Welcome, Chester.Tell us about your latest book.
The absolute latest isn’t out yet. It’s A Sporting Murder is due for release by Night Shadows Press in October. The fifth Greg McKenzie mystery, it deals with the consequences of a rivalry between a group seeking to bring an NBA team to Nashville and ardent supporters of the Predators NHL hockey team, who want to keep them out. My newest book in print is The Surest Poison, the first Sid Chance mystery. Three seemingly unrelated murders crop up during the investigation of a decade-old chemical dump that plagues a rural community west of Nashville. Sid Chance, whose law enforcement career was cut short by malicious accusations of bribery, pursues the case after being coaxed out of self-imposed exile by Jaz LeMieux, a wealthy ex-cop. Sid finds himself tailed and threatened. When Jaz helps with the investigation, she is awakened by an explosion behind her mansion. The person responsible will stop at nothing to remain hidden. As the tension mounts, Sid finds himself confronting the unsavory people responsible for his past troubles.
Do you think your writing has improved since your first attempt?
Definitely. I wrote my first novel in 1948 while a journalism student working nights as a reporter for The Knoxville Journal. It was a murder mystery. The plot didn’t sound bad, but the writing had plenty of amateurish errors. I did much better with one I wrote in the sixties, though it, too, needed considerable improvement. When I retired in 1989, I started writing novels with a passion. The first seven failed to find a home, but number eight was published by a small press. The same editor handled the next three books and said each showed improved writing over the previous one. In my earlier efforts, I was guilty of such things as overwriting and too much POV shifting. I have pared down my style to one as lean as a greyhound. Like the celebrated breed, it speeds up the pace.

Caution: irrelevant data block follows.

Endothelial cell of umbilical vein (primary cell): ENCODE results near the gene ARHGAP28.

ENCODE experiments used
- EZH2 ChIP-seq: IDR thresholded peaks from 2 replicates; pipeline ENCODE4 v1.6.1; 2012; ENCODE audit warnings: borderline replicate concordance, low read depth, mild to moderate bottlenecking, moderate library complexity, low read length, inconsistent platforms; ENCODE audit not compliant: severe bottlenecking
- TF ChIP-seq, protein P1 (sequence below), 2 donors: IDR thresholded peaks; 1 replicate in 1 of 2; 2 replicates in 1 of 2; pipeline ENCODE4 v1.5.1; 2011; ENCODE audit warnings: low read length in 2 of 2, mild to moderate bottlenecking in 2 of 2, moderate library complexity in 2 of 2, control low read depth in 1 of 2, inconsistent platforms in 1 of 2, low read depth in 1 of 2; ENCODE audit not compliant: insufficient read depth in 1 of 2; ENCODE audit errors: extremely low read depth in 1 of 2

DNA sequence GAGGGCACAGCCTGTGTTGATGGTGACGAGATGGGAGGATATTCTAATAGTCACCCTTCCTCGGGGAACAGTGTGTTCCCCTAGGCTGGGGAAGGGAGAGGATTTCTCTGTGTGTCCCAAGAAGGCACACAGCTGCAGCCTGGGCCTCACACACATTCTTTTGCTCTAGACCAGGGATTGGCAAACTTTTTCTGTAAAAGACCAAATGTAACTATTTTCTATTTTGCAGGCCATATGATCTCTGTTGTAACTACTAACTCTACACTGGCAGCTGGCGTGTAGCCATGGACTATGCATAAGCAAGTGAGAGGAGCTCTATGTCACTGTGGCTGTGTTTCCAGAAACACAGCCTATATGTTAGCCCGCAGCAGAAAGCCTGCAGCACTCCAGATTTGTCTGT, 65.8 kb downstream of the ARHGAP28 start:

How do you develop characters and setting?
For a major character, I start with a personal sketch. This includes basic information such as age, location, family, job history. While puzzling this out, I get into where the character fits in the general scheme of things, which helps with development of the story. I flesh out the character as necessary to keep the plot moving. I build minor characters as they pop into the story, giving only enough detail to make them stand out from the crowd.
I enjoy handling the setting and do quite a bit of research when required. Since my books are mostly set around Nashville, and I’ve lived here virtually all my life, it’s only necessary to bone up on areas I haven’t visited in a while. When my characters hit the road, like visits to Israel and Jordan in Secret of the Scroll, it becomes a bit more complicated. In that case, I used my experience as a Holy Land visitor in 1998, where I shot three hours of video. I used several tour books to supplement my memories. Where necessary, I invent locations but work hard to make them realistic. Good old Google helps a lot.
Do you have specific techniques to develop the plot and stay on track?
I’m a seat-of-the-pants plotter, so the stories come out mostly as a stream of consciousness. I have a general idea when I start, then let things go wherever the whims of the characters take them. I’ve used several methods to keep things organized. In one book with several potential killers, I did a detailed timeline for the night of the murder, showing where each suspect was and what they were doing. Most of the time, after I’ve written several chapters, I start a list of actions by chapter, which makes it easy to go back and find places to make changes. That’s what I love about fiction. If the story isn’t going to suit you, change it. Wouldn’t it be nice if real life was that way?